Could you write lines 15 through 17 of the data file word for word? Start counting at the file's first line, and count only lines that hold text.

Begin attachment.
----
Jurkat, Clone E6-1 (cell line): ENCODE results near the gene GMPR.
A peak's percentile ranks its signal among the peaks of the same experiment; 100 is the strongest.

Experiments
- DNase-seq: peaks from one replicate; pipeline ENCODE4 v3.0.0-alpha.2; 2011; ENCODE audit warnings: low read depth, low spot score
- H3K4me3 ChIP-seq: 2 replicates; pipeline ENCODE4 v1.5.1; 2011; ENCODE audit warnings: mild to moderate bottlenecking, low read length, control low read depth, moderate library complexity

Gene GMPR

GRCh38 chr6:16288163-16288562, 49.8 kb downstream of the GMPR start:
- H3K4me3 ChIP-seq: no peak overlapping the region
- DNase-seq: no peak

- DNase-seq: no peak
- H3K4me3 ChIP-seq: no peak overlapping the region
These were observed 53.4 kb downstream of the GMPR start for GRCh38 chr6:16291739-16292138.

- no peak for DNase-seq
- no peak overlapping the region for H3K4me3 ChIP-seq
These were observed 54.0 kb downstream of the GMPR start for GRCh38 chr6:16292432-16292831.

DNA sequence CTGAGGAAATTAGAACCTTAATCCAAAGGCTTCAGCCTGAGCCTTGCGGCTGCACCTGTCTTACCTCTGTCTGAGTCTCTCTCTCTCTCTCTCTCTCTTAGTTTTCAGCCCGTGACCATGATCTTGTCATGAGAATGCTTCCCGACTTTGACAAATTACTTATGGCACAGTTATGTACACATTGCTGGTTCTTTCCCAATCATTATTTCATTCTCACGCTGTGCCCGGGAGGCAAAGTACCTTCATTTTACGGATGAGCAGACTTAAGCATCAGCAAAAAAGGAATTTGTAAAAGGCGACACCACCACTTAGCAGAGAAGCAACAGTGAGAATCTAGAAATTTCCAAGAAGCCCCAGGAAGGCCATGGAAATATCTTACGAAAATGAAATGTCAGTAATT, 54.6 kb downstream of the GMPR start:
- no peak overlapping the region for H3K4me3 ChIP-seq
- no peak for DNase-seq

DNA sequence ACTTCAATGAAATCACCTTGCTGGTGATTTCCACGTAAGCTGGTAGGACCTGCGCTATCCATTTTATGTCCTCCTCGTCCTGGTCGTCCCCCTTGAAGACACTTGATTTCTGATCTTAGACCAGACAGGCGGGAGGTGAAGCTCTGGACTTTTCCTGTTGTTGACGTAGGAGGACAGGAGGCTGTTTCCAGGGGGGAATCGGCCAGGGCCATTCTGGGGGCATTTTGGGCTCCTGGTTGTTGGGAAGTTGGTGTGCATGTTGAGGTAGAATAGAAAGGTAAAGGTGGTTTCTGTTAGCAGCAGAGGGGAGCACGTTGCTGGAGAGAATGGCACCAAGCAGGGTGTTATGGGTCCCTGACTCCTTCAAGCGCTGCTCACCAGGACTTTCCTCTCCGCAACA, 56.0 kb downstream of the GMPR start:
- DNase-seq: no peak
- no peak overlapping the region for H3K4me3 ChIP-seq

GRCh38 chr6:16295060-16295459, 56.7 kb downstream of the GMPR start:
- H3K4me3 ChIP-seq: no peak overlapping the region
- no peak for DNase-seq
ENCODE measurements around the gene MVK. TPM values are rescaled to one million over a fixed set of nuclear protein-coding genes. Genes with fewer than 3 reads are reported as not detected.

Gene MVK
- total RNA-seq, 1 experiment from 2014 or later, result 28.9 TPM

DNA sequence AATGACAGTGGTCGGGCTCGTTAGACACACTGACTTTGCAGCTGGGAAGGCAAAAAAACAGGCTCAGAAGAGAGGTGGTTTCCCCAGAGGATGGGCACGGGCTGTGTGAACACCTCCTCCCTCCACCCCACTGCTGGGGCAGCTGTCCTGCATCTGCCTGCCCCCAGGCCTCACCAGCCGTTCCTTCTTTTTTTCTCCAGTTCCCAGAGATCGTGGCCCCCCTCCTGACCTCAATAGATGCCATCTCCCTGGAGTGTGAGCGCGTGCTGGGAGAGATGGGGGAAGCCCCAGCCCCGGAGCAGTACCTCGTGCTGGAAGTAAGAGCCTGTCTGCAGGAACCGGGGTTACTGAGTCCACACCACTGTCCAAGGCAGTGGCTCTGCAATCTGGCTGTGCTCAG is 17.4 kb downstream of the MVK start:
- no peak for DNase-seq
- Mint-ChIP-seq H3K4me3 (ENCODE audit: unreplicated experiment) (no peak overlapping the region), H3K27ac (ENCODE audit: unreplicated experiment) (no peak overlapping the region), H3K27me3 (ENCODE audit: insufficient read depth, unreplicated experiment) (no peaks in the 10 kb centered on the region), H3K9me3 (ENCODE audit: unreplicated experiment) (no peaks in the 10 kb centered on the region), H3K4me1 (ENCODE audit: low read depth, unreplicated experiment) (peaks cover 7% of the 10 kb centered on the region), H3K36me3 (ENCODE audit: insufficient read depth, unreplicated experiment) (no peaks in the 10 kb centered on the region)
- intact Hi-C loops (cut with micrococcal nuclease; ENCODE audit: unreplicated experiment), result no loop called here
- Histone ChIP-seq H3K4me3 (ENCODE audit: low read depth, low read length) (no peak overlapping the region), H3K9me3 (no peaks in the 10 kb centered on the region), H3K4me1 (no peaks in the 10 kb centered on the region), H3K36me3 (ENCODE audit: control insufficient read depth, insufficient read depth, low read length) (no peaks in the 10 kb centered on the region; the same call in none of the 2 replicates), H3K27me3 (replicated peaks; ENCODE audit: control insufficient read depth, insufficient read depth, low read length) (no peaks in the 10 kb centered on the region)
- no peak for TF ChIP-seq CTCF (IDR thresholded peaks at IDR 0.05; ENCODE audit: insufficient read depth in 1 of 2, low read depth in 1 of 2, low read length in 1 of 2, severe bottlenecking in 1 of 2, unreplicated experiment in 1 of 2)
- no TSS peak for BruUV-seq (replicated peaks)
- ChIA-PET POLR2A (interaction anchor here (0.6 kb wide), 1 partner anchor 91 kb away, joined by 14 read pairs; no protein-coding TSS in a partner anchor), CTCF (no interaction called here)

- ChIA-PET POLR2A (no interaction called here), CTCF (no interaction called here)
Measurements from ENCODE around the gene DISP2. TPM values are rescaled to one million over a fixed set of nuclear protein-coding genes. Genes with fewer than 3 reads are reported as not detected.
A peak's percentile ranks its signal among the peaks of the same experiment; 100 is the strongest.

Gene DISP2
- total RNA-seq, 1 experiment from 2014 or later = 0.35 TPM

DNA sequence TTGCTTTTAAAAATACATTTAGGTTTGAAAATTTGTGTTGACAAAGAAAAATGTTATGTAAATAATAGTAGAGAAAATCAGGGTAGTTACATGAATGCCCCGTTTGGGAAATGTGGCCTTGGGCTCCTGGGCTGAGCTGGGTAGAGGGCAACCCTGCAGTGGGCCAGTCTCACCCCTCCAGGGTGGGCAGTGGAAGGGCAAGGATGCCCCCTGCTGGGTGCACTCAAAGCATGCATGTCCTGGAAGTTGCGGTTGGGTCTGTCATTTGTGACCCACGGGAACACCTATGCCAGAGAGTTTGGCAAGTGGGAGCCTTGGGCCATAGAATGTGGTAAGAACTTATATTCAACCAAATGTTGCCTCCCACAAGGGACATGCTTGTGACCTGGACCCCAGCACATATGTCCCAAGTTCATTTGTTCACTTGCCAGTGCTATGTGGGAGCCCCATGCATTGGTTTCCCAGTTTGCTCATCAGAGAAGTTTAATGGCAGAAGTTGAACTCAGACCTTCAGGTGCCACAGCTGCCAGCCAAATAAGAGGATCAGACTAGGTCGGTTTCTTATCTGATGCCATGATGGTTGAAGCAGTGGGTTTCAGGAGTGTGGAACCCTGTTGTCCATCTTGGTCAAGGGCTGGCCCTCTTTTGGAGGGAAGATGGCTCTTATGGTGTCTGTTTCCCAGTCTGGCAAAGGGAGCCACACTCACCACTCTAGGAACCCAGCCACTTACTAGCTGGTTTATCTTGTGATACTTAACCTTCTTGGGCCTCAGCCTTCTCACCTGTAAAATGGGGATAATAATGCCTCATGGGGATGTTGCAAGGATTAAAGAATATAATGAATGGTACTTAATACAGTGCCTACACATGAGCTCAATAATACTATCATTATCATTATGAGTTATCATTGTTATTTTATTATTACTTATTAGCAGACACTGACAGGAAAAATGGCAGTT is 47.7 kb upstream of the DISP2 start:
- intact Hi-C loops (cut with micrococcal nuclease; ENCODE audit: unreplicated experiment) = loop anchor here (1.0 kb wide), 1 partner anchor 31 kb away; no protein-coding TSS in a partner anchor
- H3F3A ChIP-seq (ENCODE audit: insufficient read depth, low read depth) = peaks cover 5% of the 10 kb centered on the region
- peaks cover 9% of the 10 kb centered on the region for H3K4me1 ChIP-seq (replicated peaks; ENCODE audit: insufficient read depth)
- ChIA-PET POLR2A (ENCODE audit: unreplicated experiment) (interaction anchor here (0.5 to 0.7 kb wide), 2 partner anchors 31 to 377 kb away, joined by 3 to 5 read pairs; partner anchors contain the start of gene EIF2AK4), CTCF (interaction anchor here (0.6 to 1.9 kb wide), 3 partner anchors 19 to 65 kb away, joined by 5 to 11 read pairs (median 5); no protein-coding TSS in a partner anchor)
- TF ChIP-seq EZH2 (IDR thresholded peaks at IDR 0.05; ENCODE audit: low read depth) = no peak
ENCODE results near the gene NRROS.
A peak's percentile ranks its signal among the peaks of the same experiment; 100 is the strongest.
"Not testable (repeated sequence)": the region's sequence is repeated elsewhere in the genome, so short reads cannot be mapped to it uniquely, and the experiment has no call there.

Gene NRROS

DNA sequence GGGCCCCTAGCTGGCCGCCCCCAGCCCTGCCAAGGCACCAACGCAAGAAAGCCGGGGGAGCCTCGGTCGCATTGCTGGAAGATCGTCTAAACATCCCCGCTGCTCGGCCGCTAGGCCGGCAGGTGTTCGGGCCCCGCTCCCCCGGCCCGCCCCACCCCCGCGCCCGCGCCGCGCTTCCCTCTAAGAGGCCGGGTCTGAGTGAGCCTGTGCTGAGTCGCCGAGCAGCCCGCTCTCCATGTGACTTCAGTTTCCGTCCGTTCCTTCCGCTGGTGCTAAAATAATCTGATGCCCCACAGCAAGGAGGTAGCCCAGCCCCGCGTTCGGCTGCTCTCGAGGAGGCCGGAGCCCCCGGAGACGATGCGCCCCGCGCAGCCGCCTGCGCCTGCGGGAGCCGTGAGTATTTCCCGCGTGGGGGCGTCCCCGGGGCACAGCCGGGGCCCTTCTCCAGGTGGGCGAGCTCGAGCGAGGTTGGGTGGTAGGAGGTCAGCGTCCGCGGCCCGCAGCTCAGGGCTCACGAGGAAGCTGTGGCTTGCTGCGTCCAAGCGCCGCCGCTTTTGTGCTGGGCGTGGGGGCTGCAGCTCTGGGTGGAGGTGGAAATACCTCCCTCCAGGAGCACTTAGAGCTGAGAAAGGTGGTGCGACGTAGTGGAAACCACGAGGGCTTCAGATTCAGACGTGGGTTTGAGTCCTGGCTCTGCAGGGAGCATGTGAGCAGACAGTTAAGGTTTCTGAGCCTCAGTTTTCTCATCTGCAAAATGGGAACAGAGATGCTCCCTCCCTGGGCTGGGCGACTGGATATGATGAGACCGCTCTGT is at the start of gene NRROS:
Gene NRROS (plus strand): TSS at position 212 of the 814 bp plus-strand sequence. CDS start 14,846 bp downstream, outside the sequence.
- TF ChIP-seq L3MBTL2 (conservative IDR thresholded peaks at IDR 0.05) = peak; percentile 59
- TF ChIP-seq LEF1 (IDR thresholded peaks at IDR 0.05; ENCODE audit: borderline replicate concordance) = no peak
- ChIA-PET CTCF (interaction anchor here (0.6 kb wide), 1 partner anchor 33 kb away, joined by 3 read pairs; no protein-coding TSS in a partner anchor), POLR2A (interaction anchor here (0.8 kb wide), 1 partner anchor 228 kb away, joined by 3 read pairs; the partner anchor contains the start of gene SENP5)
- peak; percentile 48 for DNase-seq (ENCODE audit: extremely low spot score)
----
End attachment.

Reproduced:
These were observed 54.0 kb downstream of the GMPR start for GRCh38 chr6:16292432-16292831.

DNA sequence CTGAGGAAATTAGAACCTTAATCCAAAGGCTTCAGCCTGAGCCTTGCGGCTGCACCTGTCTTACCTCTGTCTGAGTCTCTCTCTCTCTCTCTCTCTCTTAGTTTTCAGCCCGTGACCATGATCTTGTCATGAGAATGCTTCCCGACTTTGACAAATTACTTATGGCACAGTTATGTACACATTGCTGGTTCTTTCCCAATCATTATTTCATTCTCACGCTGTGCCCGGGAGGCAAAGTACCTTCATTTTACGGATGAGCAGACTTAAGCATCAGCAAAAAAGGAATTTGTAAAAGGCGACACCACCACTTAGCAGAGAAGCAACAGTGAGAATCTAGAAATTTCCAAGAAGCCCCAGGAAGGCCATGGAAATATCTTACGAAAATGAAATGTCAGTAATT, 54.6 kb downstream of the GMPR start:
- no peak overlapping the region for H3K4me3 ChIP-seq